This paper aims to assess the usability and advantages of three-dimensional rotational angiography (3DRA) in patients with congenital heart disease (CHD) and its application in the cath lab. Up to now, its use in CHD is not widespread or standardized. We analyzed all patients with CHD who underwent a 3DRA at our facility between January 2010 and May 2019. The 3DRAs were evaluated for radiation exposure, contrast dye consumption, diagnostic utility and image quality. We performed 872 3DRAs. 3DRA was used in 67.1% of the cases for interventional procedures and in 32.9% for diagnostic purposes. Two different acquisition programs were applied. The median dose-area product (DAP) for all 872 rotations was 54.1 µGym2 (21.7–147.5 µGym2) and 1.6 ml/kg (0.9–2.07 ml/kg) of contrast dye was used. Diagnostic utility of the generated 3D-model was rated superior to the native 3D angiography in 94% (819/872). 3DRA is an excellent and save diagnostic and interventional tool. However, 3DRA has not become a standard imaging procedure in pediatric cardiology up to now. Effort and advantage seems to be unbalanced, but new less invasive techniques may upgrade this method in future.
Congenital heart disease (CHD) is often associated with complex anatomical anomalies. High-resolution imaging modalities are particularly helpful in this context1. During the last decade, the three-dimensional rotational angiography (3DRA) has emerged as a new facility for diagnostic and interventional procedures. The 3DRA is performed by a C-arm of the angiography-system equipped with a flat detector. It generates a 3D volume data set from a single C-arm rotation (at least 180° plus fan angle) around the patient during a continuous injection of contrast dye. It provides a precise view of cardiovascular and surrounding structures in various projections2 and can be used for 3D-guidance additionally3,4.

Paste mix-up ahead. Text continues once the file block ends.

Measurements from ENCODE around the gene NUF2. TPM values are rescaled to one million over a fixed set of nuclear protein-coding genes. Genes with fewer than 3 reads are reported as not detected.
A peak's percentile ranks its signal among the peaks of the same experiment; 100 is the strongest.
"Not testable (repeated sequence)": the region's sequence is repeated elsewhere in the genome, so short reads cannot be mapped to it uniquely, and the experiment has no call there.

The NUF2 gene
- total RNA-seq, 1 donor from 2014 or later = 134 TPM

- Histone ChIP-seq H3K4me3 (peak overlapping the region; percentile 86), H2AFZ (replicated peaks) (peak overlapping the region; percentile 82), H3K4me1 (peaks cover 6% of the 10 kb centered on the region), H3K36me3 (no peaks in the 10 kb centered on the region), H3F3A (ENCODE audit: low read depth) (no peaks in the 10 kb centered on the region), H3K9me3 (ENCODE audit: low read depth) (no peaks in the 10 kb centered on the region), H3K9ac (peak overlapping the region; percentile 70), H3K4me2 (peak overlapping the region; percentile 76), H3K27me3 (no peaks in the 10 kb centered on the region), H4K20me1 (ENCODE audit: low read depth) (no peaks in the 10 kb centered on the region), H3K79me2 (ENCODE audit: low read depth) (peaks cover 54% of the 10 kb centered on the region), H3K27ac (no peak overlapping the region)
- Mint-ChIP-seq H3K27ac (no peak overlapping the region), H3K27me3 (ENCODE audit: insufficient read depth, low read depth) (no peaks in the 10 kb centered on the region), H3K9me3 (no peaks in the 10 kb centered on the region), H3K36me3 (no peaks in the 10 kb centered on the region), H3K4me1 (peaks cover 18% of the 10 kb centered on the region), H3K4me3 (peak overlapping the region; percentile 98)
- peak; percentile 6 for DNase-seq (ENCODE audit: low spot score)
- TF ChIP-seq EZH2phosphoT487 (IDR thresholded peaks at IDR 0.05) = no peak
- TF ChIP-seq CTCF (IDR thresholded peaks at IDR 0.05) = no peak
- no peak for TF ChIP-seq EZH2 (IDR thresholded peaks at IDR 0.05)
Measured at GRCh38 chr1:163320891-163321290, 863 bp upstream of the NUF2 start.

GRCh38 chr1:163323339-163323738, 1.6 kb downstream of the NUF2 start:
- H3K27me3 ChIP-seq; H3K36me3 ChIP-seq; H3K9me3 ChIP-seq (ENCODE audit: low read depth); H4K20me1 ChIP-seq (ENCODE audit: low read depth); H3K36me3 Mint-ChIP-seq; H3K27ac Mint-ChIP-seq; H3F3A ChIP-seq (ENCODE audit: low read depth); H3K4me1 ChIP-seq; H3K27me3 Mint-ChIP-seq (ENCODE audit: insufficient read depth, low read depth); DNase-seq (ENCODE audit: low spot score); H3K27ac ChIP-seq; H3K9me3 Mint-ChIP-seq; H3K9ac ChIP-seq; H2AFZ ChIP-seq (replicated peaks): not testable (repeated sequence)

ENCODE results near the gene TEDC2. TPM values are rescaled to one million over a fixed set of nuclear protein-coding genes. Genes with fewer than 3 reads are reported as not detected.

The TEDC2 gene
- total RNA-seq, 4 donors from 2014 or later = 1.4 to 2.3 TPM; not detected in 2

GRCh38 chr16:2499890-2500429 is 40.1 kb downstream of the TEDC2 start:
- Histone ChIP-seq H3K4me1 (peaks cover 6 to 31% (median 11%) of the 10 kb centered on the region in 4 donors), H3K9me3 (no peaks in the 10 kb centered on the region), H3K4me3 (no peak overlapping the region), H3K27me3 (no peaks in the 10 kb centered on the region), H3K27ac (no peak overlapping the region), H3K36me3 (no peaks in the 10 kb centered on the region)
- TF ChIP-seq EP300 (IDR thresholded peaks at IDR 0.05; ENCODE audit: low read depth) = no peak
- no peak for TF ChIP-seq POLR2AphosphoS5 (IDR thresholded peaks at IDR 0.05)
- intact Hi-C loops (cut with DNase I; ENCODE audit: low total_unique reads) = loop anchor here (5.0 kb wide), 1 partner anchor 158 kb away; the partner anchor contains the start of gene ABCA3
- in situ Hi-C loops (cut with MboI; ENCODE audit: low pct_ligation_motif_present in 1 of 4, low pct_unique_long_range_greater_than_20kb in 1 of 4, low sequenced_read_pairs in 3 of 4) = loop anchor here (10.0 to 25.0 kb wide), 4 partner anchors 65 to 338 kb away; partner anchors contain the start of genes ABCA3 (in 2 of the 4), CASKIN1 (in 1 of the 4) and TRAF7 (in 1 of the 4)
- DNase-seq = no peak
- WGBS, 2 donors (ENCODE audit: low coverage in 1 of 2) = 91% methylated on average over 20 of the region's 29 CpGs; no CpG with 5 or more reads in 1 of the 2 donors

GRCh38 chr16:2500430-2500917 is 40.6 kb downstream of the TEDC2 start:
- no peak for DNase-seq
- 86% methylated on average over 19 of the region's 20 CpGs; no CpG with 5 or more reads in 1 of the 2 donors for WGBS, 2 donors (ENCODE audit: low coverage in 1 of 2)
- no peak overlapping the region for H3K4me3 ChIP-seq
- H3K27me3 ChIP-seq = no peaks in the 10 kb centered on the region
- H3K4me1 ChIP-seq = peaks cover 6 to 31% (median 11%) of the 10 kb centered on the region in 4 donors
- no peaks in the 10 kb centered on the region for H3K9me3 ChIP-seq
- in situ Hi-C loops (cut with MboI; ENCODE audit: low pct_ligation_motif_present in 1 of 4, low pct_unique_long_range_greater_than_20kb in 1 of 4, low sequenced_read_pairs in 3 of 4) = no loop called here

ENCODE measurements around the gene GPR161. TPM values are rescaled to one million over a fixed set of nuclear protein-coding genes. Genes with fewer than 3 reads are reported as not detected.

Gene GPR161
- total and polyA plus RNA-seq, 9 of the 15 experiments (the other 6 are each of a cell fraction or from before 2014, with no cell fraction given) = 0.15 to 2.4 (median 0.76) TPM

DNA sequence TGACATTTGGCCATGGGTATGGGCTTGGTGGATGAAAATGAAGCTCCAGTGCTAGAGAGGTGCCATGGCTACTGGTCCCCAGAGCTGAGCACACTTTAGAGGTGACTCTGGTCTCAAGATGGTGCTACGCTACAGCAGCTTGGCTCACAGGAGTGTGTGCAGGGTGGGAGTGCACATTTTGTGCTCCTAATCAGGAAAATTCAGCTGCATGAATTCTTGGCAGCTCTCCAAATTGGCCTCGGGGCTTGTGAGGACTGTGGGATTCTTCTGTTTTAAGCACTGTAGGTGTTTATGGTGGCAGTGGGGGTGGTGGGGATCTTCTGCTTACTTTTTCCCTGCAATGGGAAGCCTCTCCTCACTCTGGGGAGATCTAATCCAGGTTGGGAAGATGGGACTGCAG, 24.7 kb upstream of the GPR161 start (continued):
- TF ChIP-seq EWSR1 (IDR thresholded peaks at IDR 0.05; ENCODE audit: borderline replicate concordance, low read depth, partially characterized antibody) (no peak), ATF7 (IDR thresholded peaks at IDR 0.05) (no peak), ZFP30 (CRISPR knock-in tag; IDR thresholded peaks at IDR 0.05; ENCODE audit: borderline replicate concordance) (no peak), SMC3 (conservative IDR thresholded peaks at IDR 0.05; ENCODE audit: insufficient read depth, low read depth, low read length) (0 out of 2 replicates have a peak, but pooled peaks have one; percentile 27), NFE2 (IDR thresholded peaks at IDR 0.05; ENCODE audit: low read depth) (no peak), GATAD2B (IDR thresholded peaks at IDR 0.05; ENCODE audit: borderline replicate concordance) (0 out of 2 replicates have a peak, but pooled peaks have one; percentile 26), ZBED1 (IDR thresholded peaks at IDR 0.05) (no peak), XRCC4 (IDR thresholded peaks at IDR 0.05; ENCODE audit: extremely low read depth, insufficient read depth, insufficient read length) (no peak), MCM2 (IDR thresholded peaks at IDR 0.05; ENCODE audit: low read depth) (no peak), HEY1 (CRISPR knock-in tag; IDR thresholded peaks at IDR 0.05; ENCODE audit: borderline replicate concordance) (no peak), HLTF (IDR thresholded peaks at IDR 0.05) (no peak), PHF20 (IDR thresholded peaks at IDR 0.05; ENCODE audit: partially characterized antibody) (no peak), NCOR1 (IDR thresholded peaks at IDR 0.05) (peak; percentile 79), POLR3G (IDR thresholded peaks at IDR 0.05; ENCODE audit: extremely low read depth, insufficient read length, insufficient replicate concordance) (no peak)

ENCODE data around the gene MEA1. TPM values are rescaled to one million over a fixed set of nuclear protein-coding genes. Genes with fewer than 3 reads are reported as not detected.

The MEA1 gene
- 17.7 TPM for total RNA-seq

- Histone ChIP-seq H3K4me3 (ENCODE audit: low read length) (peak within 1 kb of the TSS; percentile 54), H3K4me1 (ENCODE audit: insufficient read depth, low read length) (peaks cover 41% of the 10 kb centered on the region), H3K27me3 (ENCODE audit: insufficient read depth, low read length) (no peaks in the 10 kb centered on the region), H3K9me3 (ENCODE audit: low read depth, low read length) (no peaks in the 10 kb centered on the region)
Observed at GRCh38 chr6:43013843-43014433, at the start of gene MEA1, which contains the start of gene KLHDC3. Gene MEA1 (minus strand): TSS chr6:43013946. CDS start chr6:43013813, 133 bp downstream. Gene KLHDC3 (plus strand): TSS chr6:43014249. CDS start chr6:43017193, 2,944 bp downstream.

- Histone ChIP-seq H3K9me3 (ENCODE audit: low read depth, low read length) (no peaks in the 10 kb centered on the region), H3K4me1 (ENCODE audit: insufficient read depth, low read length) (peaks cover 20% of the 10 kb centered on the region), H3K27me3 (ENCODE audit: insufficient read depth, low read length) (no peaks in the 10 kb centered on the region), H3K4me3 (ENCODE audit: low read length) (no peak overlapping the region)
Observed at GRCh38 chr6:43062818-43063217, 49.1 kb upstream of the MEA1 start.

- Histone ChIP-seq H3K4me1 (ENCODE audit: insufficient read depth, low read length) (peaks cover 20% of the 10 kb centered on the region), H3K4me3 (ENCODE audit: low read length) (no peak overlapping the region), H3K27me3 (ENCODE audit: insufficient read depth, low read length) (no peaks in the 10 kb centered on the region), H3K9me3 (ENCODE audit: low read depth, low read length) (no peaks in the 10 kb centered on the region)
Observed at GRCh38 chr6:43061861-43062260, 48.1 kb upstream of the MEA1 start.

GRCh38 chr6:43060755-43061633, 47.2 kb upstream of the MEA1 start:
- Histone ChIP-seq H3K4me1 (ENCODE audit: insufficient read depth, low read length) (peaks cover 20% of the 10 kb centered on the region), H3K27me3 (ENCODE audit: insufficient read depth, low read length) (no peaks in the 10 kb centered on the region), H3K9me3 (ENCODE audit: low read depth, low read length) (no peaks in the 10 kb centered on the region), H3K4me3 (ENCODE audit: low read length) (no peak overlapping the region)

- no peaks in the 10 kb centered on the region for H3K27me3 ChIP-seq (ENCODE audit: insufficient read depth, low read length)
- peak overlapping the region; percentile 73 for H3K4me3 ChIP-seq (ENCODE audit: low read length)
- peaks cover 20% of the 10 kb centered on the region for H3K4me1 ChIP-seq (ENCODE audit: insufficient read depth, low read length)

The 3DRA, also called flat detector computed tomography (FD-CT) or cone beam CT, was developed in the 1990s and initially used for neuroradiology procedures. In 1997, Fahrig et al. published the first experience with this technique in the setting of neuroendovascular therapy procedures5. Furthermore, the benefit of this imaging tool was described for coil embolization of cerebral aneurysm, cardiac electrophysiology, valve replacement and liver tumor embolization6,7,8,9.
In 2010, Glatz et al. presented the first systematic analysis of 3DRA in the cardiac catheterization laboratory for patients with CHD10. The 3DRA allows a real-time viewing of the native angiography (native 3DRA) as well as post processed precise 3D model (reconstructed 3DRA) for diagnostic purpose. Additionally, 3D navigation in catheter-based interventions is feasible. Nowadays, CT-like soft tissue image quality is acquirable due to continuous development of this technique2.